They face holders New Zealand at Wembley today for a place in the Old Trafford final in a week.
However, there was no sign of Chase at the captain’s run yesterday after the stand-off’s surprise exclusion from McNamara’s plans.
The ex-Castleford Tigers player - who had started every game in the tournament – requested to leave the squad after being told by the coach he will not play against his homeland.
Chase is believed to have taken his omission badly but McNamara – who has opted for Melbourne Storm’s Gareth Widdop instead – maintained he had no qualms with the 2011 Man of Steel’s reaction.
“Look, there’s no issue whatsoever from me with him,” he said, with the player’s partner also expecting their second child.
“He wasn’t selected. He wasn’t picked. People deal with that in different ways and Rangi has been really good for this team for a long period of time now.
“But, as a coach, I have to make decisions that I believe are right every single week for the team and I’ve done that this week.
“I’m really pleased with the team we’re going to put out against New Zealand.
“Rangi’s asked for a little bit of time at home. I was happy to grant that permission so he’s back with his family.
“We’ll let him have the weekend back there and when we get back into camp next week, all being well, he’ll be back with us.”
England captain Kevin Sinfield, who has partnered Chase at half-back for much of the last two years, says he had spoken to the 27-year-old about his exclusion.
“He’s disappointed like the rest of the guys are who are missing out,” said the Leeds Rhinos player, on the eve of what he describes as the biggest game of his own career.
“It’s tough. Everybody within our squad probably could argue that they deserve a shot and to be playing. But I think we all realise too the quality we have got. He’ll take it on the chin.”
McNamara, meanwhile, has defended his decision to draft in Widdop, the Halifax-born schemer who has been left out of the last two games and played only briefly off the bench in the opening couple of group games.
He almost did not make the World Cup at all after suffering a horrendous dislocated hip while playing for Melbourne at the end of June and today will be his first international start in the crucial stand-off position.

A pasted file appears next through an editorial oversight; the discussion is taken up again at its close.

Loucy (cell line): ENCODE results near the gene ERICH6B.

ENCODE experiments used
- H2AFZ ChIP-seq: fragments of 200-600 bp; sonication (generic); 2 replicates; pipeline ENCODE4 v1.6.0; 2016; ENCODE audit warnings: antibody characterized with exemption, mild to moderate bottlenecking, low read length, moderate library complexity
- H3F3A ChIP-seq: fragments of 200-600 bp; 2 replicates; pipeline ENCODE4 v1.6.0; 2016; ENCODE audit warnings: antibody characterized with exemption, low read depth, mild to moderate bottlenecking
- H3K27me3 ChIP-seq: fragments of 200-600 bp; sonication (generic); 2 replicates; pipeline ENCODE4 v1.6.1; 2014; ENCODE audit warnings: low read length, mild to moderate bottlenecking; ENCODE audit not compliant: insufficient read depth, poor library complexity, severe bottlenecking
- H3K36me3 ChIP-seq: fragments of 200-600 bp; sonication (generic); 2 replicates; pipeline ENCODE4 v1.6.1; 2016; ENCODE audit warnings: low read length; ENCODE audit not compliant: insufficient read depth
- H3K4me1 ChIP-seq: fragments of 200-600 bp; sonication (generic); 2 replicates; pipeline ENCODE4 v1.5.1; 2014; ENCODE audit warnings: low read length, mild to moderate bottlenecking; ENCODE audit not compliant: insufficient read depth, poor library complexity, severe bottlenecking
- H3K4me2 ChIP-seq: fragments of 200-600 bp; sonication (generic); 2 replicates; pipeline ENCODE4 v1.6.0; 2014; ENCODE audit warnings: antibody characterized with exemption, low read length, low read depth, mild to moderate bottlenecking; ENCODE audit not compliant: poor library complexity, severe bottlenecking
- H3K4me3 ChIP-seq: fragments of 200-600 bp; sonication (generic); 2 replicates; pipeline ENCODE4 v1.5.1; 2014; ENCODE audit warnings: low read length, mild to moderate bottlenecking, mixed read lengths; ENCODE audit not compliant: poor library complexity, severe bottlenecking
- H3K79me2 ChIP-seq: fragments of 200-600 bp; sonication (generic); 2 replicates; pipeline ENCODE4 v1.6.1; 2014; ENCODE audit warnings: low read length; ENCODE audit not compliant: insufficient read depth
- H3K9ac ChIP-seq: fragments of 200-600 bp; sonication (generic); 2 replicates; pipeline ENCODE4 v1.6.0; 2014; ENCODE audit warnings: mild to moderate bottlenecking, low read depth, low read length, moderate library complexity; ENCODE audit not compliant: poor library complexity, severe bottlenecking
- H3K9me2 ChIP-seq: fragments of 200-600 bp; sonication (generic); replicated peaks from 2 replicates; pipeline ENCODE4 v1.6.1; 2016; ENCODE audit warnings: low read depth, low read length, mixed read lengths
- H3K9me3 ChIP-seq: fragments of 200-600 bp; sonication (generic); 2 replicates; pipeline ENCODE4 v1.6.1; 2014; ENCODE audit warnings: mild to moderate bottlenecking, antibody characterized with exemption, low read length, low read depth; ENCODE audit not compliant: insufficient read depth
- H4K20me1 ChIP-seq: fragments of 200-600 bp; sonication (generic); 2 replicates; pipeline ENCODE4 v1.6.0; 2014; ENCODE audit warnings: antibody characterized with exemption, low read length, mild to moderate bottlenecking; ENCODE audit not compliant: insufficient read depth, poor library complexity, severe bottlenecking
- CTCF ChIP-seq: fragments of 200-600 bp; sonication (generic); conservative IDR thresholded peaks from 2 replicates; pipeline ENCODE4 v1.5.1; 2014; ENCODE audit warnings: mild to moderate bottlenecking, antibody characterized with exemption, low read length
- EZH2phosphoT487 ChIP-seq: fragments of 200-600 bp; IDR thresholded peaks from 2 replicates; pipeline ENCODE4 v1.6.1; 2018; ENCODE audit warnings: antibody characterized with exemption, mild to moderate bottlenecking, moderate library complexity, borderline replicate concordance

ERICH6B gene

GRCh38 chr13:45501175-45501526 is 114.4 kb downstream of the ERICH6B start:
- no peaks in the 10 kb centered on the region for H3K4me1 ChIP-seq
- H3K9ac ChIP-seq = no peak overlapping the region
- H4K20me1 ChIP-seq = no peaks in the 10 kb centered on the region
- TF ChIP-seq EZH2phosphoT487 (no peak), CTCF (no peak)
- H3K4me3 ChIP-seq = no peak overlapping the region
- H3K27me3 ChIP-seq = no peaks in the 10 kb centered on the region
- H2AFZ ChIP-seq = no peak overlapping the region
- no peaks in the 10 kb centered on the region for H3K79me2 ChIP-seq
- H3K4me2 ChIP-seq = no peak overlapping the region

Given the sheer magnitude of this contest – McNamara’s entire reign will be rated on whether he guides England to the final – it is certainly a bold decision but he maintains it is not a gamble.
“Not at all,” he replied.
“I’m really comfortable with it. I’m very pleased for Gareth.
“He’s had to bide his time and be patient and it has been difficult for him.
“But as one of his team-mates could probably vouch for – Cooper Cronk, playing understudy to Australia’s Darren Lockyer for a long period of time – sometimes you have to be patient before you get your opportunity at international level.
“Probably the bloke sat next to me is the biggest example of that. Kev (Sinfield) didn’t find his niche and get established in international football until he was 29.
“Gareth is only 24. He’s a great player now and a great prospect for us moving forward.
“Every time you pick an international team there’s big decisions.
“Rangi and Kev have played together for a fair bit of time, but I’m very confident this week that Gareth and Kevin is the right combination for us to go with and ideal for the game we want to play.”
Of course, Chase’s decision means it is yet another departure from the England squad.
Gareth Hock was sent home on the eve of the tournament for flouting an alcohol ban and missing training.
Zak Hardaker subsequently “asked to leave due to personal issues”, but was then fined and warned by his club Leeds for breaching their code of conduct.
When challenged further about Chase’s behaviour, McNamara joked: “I think I can hear that bus starting again.”
It was a clear reference to his infamous press conference at Cardiff when he walked out – citing he needed to catch the team coach – after continually being asked why James Graham was dropped for their opener against Australia amid speculation of further drinking issues.
There has, indeed, been a cloud hanging over England for much of the tournament given such off-field problems.
But McNamara said: “Sometimes you might think there is some issues because we decide to deal with issues.
“Some people might not decide to deal with issues in their camp so you might not think there’s issues at other places. We do. We have standards.
“We’ve had a real good campaign, our preparations have been good, the quality of our performance at certain parts in certain games has been good.
“Of course we’d have liked to play better and we will this week. We’re really focused and I’ve never seen a team as composed as it is right now. They are ready to play.”
Wigan Warriors hooker Michael McIlorum has been in Liverpool for a scan on a back injury which McNamara hopes will be eased in time for the final should England they prosper in London today.
World Cup semi-finals special: Pages 6 and 7.